Actually, if you want to see it simply, all the analysis and computation has to be
done with respect to the spacecraft. As long as the craft is expelling
mass at some speed, hence with some momentum, it gets equivalent
momentum in the opposite direction. That is how they can increase
their speed (or decrease it if they turn head to tail).
But your questionning is not fully unjustified, in the following
sense: this works because the mass expelled from the exhaust was
already going at the same speed as the spacecraft. It was carried
and accelerated by the spacecraft in the earlier parts of the flight.
This is actually a major problem. Much of the fuel carried by
spacecrafts when they leave earth is used only to lift and later accelerate the fuel that
will be needed later on, so that the useful payload is actually quite
small. The same problem will exist for most reaction crafts: the have first to carry and accelerate with themselves the mass they intend to exhaust later for propulsion.
But there are ways around it. Momentum can be increased either by increasing exhausted mass or by
increasing its speed. So the first improvement is to save on mass by increasing speed of exhaust. But
designing engines that exhaust matter at very high speed the
spacecraft can get momentum with very little mass exhausted.
This allows a larger payload as much less reactive mass needs to be
used for the same result.
This can be done, for example, with ionic
engines that exhaust ions accelerated at very high speed
The main drawback of these engines is that they have very low thrust,
so the craft gathers speed slowly. But that is often not a problem, except for
taking off from Earth or any planet with an atmosphere.
When there is no atmosphere, as is the case on the moon, spacecrafts
can accelerate to orbital speed almost horizontally (if supported while orbital speed is not attained and centrigugal force is still insufficient). Hence they can be
accelerated by ground devices and no longer need powerful engines for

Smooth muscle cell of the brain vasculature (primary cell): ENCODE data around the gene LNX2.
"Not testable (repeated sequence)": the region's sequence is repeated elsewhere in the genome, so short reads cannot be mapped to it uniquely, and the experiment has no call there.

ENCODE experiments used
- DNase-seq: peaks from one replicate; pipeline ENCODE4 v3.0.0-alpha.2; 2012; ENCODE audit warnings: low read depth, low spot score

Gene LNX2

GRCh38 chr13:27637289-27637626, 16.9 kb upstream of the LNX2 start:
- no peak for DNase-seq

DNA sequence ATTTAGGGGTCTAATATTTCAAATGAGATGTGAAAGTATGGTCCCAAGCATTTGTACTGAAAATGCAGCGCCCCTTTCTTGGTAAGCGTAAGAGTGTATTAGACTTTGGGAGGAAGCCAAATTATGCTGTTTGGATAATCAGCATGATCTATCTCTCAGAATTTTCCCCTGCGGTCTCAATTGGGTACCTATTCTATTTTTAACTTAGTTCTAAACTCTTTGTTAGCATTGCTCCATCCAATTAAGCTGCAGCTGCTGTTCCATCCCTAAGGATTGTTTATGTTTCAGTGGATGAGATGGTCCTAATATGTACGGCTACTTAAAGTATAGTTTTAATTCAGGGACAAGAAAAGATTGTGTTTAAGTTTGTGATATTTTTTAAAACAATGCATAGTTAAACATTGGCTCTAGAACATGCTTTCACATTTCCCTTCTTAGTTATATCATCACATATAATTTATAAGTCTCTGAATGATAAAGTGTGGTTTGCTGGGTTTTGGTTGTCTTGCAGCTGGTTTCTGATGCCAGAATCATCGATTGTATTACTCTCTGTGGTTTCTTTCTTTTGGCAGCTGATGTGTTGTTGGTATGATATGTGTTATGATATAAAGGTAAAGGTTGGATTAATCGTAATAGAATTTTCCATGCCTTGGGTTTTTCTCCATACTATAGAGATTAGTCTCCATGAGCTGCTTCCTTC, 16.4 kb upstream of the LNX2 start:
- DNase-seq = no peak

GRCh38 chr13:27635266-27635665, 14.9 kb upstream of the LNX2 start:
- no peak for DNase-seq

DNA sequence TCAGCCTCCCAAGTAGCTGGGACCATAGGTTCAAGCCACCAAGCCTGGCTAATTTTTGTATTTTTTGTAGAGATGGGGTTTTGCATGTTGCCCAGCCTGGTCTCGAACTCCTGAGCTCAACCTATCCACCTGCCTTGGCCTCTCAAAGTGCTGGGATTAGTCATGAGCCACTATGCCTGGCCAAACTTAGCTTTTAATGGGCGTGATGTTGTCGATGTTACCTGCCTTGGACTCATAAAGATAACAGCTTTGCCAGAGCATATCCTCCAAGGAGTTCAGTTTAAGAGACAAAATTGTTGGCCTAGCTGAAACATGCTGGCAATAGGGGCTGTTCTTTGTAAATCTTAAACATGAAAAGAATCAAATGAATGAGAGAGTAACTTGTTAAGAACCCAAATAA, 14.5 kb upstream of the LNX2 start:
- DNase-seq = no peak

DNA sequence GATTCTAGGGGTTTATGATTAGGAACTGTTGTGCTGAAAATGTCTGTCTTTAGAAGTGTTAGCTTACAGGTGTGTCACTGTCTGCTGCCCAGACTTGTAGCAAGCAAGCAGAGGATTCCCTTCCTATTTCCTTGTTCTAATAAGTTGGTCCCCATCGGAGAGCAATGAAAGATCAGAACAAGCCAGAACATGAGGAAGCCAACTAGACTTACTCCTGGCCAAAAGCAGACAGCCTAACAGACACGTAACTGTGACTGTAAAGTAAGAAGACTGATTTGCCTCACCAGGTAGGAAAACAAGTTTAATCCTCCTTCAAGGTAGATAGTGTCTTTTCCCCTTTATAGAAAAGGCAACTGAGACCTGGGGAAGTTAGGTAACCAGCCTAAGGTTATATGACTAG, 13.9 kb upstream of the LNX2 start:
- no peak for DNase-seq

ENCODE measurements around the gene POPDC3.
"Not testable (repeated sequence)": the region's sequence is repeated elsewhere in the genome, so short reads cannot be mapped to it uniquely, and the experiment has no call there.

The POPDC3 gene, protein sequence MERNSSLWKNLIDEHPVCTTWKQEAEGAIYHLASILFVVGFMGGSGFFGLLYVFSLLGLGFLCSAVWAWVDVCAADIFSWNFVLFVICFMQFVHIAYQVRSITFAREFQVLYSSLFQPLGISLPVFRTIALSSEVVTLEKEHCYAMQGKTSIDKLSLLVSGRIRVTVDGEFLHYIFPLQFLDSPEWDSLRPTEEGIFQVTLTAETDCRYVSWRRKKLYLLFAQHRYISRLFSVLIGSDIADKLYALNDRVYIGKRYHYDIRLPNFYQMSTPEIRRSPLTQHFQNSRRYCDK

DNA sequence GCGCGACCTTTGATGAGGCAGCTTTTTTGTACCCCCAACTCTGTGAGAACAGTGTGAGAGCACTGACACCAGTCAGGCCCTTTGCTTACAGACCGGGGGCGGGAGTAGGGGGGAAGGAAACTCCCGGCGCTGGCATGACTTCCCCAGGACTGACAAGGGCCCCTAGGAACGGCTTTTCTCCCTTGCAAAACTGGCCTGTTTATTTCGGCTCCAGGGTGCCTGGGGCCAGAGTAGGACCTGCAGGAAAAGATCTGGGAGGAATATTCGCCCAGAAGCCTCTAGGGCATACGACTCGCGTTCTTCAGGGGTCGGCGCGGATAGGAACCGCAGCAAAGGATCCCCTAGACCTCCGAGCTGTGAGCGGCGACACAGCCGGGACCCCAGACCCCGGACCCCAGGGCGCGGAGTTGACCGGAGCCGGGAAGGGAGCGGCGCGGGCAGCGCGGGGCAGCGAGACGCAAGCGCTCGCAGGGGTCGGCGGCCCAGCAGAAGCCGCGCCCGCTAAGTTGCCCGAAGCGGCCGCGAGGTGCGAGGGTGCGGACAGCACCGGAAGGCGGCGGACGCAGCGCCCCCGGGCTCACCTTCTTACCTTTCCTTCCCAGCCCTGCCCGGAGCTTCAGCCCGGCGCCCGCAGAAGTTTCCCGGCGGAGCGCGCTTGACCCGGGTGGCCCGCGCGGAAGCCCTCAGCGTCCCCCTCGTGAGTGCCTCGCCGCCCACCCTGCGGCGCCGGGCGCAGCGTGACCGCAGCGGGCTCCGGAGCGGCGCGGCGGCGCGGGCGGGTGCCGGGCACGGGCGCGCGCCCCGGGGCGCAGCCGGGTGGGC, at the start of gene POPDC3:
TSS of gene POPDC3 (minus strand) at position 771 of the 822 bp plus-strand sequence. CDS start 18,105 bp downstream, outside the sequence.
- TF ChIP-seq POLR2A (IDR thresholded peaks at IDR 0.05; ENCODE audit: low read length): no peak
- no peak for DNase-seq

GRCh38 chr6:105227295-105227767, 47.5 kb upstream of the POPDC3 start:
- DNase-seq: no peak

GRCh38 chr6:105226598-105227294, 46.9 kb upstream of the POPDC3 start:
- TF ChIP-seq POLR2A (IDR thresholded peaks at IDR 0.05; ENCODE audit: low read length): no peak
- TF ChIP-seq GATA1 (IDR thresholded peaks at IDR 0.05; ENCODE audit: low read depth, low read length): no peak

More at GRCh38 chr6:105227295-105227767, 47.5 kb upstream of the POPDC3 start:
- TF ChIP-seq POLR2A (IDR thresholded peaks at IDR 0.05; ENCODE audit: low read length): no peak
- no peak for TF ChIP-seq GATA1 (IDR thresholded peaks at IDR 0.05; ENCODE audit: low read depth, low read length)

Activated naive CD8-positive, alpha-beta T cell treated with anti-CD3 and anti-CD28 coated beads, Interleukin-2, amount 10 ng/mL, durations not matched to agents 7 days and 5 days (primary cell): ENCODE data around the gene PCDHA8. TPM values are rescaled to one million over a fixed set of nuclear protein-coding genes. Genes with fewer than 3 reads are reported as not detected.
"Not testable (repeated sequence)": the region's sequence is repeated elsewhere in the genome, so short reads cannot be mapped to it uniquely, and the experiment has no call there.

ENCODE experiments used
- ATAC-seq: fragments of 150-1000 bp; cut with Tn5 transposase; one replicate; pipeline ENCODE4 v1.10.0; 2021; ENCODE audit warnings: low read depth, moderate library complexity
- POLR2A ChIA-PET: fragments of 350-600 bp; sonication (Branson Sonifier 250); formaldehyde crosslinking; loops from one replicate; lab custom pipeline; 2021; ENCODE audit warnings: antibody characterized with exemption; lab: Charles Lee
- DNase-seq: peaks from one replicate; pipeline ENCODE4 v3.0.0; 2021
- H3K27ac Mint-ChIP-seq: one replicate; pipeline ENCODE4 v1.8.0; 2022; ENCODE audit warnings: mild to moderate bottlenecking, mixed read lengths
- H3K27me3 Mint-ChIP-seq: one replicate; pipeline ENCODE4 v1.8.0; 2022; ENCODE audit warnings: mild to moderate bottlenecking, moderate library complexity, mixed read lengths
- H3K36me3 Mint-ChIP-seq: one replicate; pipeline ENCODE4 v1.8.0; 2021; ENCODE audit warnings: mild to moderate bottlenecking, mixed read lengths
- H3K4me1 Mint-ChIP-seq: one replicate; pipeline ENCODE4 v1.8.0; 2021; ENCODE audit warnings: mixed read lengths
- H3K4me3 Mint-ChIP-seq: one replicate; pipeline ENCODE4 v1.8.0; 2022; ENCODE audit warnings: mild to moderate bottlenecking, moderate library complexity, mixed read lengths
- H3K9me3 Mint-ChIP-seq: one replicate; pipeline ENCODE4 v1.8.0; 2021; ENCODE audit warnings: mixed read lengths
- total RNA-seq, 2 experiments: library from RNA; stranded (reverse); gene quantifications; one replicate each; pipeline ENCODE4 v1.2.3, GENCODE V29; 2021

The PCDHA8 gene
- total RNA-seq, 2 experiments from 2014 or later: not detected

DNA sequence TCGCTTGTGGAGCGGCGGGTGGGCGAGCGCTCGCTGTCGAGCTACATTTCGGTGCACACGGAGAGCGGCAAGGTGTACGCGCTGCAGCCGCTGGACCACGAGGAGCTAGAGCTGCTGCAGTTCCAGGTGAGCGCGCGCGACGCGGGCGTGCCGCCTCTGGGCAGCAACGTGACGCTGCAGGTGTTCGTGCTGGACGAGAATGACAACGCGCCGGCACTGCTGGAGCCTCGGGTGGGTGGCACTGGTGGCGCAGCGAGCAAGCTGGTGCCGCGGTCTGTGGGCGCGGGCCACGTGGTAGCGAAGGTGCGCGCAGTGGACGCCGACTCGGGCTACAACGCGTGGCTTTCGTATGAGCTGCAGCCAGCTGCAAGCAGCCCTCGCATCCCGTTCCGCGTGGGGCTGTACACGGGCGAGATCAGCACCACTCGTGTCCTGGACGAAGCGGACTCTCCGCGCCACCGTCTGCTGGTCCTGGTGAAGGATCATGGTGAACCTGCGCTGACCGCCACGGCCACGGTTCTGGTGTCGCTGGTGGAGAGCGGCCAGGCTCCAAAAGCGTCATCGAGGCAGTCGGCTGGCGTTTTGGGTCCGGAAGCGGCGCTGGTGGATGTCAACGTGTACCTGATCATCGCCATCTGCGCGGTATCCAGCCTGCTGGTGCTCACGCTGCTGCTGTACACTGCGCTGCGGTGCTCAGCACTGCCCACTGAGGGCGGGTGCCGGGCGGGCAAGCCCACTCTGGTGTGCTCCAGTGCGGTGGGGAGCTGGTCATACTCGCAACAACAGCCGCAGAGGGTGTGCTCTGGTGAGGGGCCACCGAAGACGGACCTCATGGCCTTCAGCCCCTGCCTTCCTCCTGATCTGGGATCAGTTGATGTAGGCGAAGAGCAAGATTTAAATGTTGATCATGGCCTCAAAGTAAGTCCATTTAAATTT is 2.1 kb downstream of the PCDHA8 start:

takeoff. This however requires large installations that do not exist
Though they are more mass efficient, such spacecrafts still have to
carry the reactive mass they will exhaust. And they have to carry a
source of energy to accelerate that mass.
- science-fiction warning -
Solutions have been imagined to avoid these problems. One solution
would be to use electromagnetic fields to collect interstellar matter
that would then be accelerated as reactive mass for thrust. The
problem then is that this matter may not be moving at the same
velocity as the spacecraft and collecting it may induce a drag
on its velocity. But this is still workable if it is exhausted at a
speed that much exceed its speed relative to the craft when collected.
The drag induced by the collecting can be perceived as a head wind. It
can probably be reduced or eliminated altogether by simply channelling
this wind through the spacecraft exhaust acceleration system so that
it simply gets out faster than it came in, without ever moving in the
direction of the craft. That is typically the functionning mode of
ramjet engines used in some aircraft. The problem with ramjet is that
they only work when the craft is already moving at sufficient speed.
The next step is also to find in space the energy source that is use
to accelerate the reaction mass. The best know proposal is the Bussard
Strangely, one interesting source of ideas for powering motion might be with bacteria who extract, in many diverse way, the energy and the reactive mass they need from the surrounding medium. The problems are of course quite different technically, but still ... (just my own wild perception of it).